Google Chrome will “gradually” block non-HTTPS downloads started on secure pages (mixed content downloads) starting from June 2020, and will eventually block all mixed content downloads by October 2020, it announced in a blog post on February 6. Starting April 2020, Chrome will start warning users whenever they download non secure files such as executables (.exe) on secure pages, which is significant, because in Google’s own admission, it currently gives no indication to the user that their privacy and security are at risk. In October 2019, Google had said that it was planning to block mixed content downloads.

“Insecurely-downloaded files are a risk to users’ security and privacy. For instance, insecurely-downloaded programs can be swapped out for malware by attackers, and eavesdroppers can read users’ insecurely-downloaded bank statements. To address these risks, we plan to eventually remove support for insecure downloads in Chrome,” it said in the blog post.

What exactly are mixed content downloads? Mixed content occurs when initial HTML is loaded over a secure HTTPS connection, but other resources (such as images, videos, stylesheets, scripts) are loaded over an insecure HTTP connection. This is called mixed content because both HTTP and HTTPS content are being loaded to display the same page, and the initial request was secure over HTTPS, explained Google.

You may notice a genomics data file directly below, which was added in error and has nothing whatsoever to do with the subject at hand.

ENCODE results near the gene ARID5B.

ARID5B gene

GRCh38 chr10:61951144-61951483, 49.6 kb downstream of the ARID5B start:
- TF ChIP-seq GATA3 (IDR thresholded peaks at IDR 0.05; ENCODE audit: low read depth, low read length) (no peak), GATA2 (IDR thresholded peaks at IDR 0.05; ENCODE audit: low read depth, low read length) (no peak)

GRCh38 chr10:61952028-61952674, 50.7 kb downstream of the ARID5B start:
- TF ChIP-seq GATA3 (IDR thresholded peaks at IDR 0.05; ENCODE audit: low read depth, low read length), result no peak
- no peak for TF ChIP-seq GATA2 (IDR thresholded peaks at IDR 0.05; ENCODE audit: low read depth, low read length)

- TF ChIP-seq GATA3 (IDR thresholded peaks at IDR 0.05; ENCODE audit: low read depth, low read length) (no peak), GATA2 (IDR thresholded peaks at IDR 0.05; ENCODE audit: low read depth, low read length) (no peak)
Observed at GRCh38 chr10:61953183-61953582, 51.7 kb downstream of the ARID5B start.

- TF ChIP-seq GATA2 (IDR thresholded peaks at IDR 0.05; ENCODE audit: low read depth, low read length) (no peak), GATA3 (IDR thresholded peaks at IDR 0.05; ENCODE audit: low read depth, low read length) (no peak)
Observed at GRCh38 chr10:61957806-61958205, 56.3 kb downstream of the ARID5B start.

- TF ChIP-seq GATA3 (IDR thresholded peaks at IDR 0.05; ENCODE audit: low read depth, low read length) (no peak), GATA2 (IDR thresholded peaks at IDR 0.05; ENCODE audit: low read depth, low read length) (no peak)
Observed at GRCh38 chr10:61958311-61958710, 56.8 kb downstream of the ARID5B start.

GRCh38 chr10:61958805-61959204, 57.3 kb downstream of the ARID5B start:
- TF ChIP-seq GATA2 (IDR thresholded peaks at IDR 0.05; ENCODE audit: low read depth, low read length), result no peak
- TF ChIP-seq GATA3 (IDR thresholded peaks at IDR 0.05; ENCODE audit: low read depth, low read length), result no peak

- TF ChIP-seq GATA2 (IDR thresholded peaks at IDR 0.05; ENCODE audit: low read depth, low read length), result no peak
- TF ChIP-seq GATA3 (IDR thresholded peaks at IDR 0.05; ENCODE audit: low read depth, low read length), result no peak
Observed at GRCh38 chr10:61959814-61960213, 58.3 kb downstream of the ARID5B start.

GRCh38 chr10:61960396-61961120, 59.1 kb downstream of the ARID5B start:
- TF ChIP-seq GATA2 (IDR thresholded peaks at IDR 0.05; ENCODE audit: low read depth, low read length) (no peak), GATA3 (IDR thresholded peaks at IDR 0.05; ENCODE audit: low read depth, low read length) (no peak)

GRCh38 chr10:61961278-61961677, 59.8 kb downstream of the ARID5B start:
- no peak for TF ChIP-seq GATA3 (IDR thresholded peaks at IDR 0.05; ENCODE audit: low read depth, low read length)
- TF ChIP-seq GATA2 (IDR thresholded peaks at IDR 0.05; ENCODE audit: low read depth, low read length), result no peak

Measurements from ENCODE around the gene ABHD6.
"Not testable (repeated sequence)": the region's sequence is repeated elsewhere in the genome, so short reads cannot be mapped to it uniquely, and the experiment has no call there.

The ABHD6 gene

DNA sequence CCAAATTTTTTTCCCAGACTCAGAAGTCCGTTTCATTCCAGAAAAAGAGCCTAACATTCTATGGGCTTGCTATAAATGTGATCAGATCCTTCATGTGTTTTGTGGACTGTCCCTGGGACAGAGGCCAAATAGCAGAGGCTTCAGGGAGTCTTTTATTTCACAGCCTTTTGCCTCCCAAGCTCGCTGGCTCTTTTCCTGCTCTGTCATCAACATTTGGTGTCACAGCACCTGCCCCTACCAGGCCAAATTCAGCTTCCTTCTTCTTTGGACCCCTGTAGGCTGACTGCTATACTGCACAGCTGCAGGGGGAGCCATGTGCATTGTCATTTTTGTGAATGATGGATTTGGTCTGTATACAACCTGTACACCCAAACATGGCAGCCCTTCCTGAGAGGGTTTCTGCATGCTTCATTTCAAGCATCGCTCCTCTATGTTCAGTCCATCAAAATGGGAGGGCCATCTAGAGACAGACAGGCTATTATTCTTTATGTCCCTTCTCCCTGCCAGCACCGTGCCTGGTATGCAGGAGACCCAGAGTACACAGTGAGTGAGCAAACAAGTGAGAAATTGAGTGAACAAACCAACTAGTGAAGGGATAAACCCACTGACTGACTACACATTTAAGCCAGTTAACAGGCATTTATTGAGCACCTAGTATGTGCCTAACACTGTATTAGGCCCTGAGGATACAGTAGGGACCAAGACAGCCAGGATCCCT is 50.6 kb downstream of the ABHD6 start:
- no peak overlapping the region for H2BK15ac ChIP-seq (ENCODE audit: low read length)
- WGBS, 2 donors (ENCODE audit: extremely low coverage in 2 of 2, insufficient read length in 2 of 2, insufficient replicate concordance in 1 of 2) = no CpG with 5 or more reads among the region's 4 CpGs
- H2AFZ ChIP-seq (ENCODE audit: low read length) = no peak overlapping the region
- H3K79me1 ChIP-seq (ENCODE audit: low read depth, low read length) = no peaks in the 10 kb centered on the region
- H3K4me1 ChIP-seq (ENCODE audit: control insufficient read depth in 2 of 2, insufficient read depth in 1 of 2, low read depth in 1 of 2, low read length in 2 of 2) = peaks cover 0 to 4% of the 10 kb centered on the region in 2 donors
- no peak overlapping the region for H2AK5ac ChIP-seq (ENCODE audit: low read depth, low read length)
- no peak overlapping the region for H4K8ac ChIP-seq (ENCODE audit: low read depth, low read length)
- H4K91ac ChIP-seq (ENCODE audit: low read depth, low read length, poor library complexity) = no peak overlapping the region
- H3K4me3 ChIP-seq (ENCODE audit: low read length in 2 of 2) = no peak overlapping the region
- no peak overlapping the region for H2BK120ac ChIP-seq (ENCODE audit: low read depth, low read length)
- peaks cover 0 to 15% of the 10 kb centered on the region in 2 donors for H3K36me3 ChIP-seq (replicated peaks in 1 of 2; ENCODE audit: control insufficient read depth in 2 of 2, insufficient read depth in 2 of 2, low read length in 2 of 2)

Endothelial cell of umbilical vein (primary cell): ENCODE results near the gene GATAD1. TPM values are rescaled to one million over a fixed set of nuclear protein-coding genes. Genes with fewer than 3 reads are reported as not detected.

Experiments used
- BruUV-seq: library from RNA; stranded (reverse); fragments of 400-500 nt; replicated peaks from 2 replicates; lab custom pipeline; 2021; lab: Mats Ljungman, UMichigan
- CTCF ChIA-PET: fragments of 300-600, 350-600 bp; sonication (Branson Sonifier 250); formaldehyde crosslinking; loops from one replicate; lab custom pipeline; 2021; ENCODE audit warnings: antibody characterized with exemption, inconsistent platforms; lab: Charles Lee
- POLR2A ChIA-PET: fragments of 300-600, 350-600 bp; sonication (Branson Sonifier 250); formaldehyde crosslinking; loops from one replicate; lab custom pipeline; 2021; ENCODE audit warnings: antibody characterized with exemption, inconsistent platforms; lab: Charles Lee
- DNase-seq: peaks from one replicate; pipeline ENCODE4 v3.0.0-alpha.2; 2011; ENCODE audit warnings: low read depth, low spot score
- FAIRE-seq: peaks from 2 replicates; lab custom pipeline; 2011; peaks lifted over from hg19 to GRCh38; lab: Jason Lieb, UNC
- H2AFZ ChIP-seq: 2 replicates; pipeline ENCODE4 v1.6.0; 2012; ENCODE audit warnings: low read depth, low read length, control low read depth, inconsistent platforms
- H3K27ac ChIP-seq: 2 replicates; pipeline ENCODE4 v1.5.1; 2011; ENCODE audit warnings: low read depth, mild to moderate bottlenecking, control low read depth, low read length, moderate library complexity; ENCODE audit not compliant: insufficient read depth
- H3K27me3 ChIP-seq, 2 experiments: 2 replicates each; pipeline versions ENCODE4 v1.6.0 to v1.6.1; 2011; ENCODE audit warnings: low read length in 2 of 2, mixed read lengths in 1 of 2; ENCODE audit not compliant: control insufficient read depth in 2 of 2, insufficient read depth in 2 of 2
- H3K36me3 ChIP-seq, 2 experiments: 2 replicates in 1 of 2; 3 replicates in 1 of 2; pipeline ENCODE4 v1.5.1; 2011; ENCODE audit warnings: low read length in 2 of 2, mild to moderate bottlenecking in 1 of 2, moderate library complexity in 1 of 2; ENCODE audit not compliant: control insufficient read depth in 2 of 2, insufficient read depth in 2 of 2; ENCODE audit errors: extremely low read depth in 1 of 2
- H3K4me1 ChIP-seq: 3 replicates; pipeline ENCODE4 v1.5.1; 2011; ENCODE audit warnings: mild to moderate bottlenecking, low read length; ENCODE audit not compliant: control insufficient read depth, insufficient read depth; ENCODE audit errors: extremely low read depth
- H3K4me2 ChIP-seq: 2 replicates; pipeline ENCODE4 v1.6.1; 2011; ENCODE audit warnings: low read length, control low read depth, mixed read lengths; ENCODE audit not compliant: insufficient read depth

How Chrome plans to eventually block mixed content downloads: 

As per the blog post, file types that pose the “most risk” to users will be dealt with first, with subsequent releases covering more file types. The measures will be rolled out in the following order:

  • Chrome 81 (released March 2020) and later: Will print a console message warning about all mixed content downloads.
  • Chrome 82 (released April 2020): Will warn on mixed content downloads of executables (e.g. .exe).
  • Chrome 83 (released June 2020): Will block mixed content executables and will warn on mixed content archives (.zip) and disk images (.iso).
  • Chrome 84 (released August 2020): Will block mixed content executables, archives and disk images and will warn on all other mixed content downloads except image, audio, video and text formats.
  • Chrome 85 (released September 2020): Will warn on mixed content downloads of images, audio, video, and text and will block all other mixed content downloads.
  • Chrome 86 (released October 2020) and beyond: Will block all mixed content downloads.

Courtesy: Google

Google justified the phased rollout of the feature as being “designed to mitigate the worst risks quickly, provide developers an opportunity to update sites, and minimize how many warnings Chrome users have to see”. Also, Chrome will delay the rollout for Android and iOS users by one release, and Chrome users on Android and iOS will receive the 83 version first, since “mobile platforms have better native protection against malicious files, and this delay will give developers a head-start towards updating their sites before impacting mobile users,” according to Google.